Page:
The heart of Christianity is a myth which is also a fact. The old myth of the Dying God, without ceasing to be myth, comes down from the heaven of legend and imagination to the earth of history. It happens — at a particular date, in a particular place, followed by definable historical consequences. We pass from a Balder or an Osiris, dying nobody knows when or where, to a historical Person crucified (it is all in order) under Pontius Pilate. By becoming fact it does not cease to be myth: that is the miracle.

Or, summed very well from this article by Mark Lowery:
  1. All the myths of mankind's primitive religions were expressions of a deep yearning — the deepest yearning — in mankind's consciousness, namely that the mysterious transcendent God would come into intimate contact with mankind, and do so in such a way that He would repair the damages made by mankind's sinfulness, and would grant to mankind a safety that would last forever.

  2. Christianity, rather than being one myth alongside many others, is thus the fulfillment of all previous mythological religions. It is a myth, like the others, but this time a myth that is also a fact. 
So after mulling all this over, after the New Idea that hit me last month,  this is where I'm at now, as far as my story idea:

Instead of being about angels and demons, my story is about a clash of ancient mythologies as the new Christianity starts to spread across the world. This works well since I set the story in the mid 300's, A.D., during the early spread of Christianity. Old mythologies are being pushed out by the new religion. My main character finds two mythical creatures trapped together in a stone, one a genie from Arabia, the other a naiad from Greece. They are enemies because they come from different mythologies, but are forced to work together to serve whoever has possession of the magical jewel they are trapped in. 

As the story progresses they acknowledge that despite their differences, they are both created by God. The genie chooses to serve God (and thus points Sidain, the main character, to God). The naiad just wants to be free and allowed to return to her own life. At the end when Sidain overcomes her own issues and sets them free, they both realize that if they stay in the mortal realm their powers will continue to be a temptation for mankind to try to trap them and use them... and distract them from the real purpose of myths - which is to point us to God as all the myths are fulfilled in Christianity. Thus the magical creature fade from reality into myth, that the one myth which offers true fulfillment may take precedence.   ("He must become greater, I must become less").

 I may find myself stopped again when I re-write the story according to this new path - but that's okay. God can stop me as many times as He wishes, until I get it His way: His way is far better than mine.

As I was looking on the web for more information on C.S. Lewis' views on myth, I came across this fascinating poem by J.R.R. Tolkien, Mythopoeia, which he wrote in response to a discussion with C.S. Lewis in 1931, where Lewis said that myths were "lies breathed through silver".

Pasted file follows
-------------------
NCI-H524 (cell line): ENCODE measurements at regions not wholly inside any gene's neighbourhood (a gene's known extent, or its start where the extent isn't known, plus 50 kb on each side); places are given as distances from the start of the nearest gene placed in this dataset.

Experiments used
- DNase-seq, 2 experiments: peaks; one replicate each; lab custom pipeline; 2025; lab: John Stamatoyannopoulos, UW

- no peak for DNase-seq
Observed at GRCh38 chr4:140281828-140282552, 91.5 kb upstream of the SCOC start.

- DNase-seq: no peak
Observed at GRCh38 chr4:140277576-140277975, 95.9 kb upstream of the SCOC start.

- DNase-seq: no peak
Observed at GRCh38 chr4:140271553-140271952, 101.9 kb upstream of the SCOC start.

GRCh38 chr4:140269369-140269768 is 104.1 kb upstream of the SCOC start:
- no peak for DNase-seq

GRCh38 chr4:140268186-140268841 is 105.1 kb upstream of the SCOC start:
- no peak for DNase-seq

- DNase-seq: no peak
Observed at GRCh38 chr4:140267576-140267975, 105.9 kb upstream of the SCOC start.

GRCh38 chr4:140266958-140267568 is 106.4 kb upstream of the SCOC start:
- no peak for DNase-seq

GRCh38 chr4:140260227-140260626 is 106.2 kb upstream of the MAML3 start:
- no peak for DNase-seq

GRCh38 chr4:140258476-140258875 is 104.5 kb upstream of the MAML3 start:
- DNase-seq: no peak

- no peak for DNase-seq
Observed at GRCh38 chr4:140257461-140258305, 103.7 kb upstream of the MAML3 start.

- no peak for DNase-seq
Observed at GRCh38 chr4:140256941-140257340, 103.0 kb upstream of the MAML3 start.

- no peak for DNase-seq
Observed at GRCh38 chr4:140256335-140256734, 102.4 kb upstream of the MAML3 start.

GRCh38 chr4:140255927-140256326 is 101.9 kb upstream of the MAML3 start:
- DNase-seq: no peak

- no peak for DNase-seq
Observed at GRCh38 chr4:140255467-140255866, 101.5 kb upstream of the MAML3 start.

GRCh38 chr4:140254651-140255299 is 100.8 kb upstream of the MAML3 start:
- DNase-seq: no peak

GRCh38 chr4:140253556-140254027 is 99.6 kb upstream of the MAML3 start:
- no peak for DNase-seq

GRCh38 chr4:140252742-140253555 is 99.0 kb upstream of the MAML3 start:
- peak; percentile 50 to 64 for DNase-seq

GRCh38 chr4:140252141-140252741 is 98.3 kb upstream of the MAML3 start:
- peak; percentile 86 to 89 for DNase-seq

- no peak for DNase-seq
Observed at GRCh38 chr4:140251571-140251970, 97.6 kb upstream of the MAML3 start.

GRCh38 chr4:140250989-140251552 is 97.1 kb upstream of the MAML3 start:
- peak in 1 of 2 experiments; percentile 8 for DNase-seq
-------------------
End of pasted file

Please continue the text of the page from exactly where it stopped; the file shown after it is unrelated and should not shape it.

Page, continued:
Apparently, Lewis' views on myths changed in the years after, as captured in "Myth Become Fact" (1944) and in these little quotes from Lewis, along with several more interesting ones found on Don King's literature web page (Montreat College).

from "On Three Ways of Writing for Children" (1952)

[When a little boy reads of an enchanted wood] it stirs and troubles him. . . with the dim sense of something beyond his reach and, far from dulling or emptying the actual world, gives it a new dimension of depth. He does not despise real woods because he has read of enchanted woods: the reading makes all real woods a little enchanted. 

from a letter of September 22, 1956
. . . a good myth (i.e. a story out of which ever varying meanings will grow for different readers and in different ages) is a higher thing than an allegory (into which one meaning has been put). Into an allegory a man can put only what he already knows; in a myth he puts what he does not yet know and cannot come by in any other way.

The first affirms my belief that the myths and fairytales I read as a child played a role - perhaps even a very large role - in preparing me to receive and marvel in the truth of Christ  - and so have instilled me a great desire to write children's stories and fairytales.

And both statements brought to mind  1 Corinthians 13:9-12: 
For we know in part and we prophesy in part,  but when completeness comes, what is in part disappears. When I was a child, I talked like a child, I thought like a child, I reasoned like a child. When I became a man, I put the ways of childhood behind me.  For now we see only a reflection as in a mirror; then we shall see face to face. Now I know in part; then I shall know fully, even as I am fully known.